Apparent death of a detainee immediately following release

  1. On 7th April, a man being held at Harmondsworth IRC informed us that he understood a fellow detainee (“A”) to have been released from the centre recently with ‘flu-like symptoms’.  Friends of “A” within the IRC subsequently learnt that A had died.  We understand that “A” left the IRC around 20th March.  We understand “A” to have had a fever and a cough for about a week prior to release and to have died within 24 hours of being released.  He had apparently been refused bail at a hearing two days before release.  During those two days, “A” went to healthcare with his symptoms; healthcare apparently informed him that they couldn’t help because he ‘didn’t have COVID-19 symptoms’.  Far from being isolated as a precaution, “A” continued to share a cell with another person until his release date from the centre. 



Detention Action’s legal challenge to the Home Office


  1. On 19th March, we initiated a legal challenge to the Home Office in relation to its response to      COVID-19 in the detention context.  We asked for interim relief in the form of the release of all those being held under immigration powers who suffered from a COVID-19 comorbidity, and the review of all ongoing detentions in the light of the impact of COVID-19 on the third Hardial Singh principle[3] and the Adults At Risk policy.  At a subsequent hearing on 25th March, the High Court refused to grant interim relief in light of the Home Office committing to reviewing all decisions to detainIn the week prior to the hearing, the Home Office had released over 350 detainees.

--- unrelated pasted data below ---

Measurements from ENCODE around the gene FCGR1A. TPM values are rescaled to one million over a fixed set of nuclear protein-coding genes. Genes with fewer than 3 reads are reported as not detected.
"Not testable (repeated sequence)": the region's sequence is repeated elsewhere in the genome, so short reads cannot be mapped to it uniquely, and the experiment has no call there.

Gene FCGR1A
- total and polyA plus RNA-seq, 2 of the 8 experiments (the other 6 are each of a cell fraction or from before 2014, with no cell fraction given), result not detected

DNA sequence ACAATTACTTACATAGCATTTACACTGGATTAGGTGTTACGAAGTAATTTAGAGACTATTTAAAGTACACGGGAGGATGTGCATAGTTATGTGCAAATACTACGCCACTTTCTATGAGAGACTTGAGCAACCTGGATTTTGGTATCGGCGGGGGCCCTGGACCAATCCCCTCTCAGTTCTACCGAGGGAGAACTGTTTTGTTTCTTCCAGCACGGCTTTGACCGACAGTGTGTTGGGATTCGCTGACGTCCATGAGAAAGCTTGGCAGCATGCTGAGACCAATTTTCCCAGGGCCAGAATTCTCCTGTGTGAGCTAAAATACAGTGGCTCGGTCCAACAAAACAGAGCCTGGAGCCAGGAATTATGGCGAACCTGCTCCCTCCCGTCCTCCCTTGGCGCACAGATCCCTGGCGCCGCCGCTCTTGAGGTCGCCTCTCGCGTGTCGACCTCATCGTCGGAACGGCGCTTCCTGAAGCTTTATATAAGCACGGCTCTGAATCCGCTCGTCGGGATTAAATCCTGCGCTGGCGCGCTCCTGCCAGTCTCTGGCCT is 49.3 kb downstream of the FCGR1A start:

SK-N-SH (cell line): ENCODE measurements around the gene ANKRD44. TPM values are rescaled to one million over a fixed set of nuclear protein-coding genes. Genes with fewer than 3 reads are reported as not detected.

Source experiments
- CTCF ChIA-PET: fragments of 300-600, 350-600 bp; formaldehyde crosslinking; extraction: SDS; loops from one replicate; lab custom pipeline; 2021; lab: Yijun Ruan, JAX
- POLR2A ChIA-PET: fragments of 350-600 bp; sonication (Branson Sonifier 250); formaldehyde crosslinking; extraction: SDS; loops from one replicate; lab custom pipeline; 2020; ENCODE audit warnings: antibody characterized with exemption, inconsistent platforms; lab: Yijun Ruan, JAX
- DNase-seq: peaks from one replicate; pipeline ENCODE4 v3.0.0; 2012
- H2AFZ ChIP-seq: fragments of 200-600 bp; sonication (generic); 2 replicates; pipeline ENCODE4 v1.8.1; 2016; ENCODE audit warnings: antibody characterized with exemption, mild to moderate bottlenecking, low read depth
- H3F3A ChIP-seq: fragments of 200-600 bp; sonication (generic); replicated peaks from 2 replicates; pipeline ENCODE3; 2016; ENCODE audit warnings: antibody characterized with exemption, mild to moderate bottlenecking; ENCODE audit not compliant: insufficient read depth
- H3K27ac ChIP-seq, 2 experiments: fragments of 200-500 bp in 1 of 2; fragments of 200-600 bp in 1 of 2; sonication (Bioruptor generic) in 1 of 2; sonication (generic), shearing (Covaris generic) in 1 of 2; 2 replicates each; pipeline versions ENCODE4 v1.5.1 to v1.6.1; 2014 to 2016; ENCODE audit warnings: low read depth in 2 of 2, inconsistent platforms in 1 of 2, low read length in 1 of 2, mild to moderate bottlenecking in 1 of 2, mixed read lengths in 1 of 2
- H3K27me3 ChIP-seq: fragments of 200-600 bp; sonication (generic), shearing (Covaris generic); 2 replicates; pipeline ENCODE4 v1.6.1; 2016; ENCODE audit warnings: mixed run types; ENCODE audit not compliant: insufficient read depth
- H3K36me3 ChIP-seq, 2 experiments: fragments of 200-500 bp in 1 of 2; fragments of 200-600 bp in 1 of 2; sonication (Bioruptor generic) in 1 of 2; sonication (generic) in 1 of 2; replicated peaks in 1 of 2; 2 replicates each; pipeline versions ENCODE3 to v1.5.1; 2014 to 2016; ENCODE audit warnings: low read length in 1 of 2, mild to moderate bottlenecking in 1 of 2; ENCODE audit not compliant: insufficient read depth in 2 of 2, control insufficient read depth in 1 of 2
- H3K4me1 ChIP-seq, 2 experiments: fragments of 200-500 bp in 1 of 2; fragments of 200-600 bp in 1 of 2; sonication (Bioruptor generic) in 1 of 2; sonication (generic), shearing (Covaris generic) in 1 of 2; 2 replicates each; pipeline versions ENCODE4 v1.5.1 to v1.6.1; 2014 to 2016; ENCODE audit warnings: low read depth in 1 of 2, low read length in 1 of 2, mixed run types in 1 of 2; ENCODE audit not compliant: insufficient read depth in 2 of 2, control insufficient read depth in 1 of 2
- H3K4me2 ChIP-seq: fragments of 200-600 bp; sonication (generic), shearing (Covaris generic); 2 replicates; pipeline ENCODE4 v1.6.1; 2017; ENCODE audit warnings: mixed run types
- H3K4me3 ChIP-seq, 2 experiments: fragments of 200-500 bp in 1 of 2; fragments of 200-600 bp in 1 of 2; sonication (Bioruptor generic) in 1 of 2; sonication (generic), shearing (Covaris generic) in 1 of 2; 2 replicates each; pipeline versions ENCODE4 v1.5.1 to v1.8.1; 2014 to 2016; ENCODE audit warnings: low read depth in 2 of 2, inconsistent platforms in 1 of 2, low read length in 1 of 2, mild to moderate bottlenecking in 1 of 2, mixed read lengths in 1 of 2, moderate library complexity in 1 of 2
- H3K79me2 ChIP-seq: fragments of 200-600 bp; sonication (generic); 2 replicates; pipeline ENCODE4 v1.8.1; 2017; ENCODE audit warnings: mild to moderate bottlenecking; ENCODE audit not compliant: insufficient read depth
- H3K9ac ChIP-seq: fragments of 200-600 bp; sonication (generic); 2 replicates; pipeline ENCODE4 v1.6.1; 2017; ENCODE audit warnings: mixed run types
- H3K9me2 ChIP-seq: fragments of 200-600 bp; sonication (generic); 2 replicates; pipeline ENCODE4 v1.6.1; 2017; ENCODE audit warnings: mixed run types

The current situation in immigration detention

  1. There has been a significant reduction in the detained population since mid-March.  Close to 1000 people have been released, with 368 people being held in IRCs by the end of April, compared to 1225 at the start of 2020.  However, we do not believe that any continuing detentions can be justified, given the high COVID-19 risks and poor protection measures within IRCs, and given the fact that removals from the UK remain impossible and unsafe in the vast majority of cases.  We are unclear as to how the Home Office reviewed all detentions, as they claim to have done.  Despite bail continuing to be granted at a high rate by the First-Tier Tribunal, we believe there to be between 200 and 300 people still held in IRCs at the time of writing.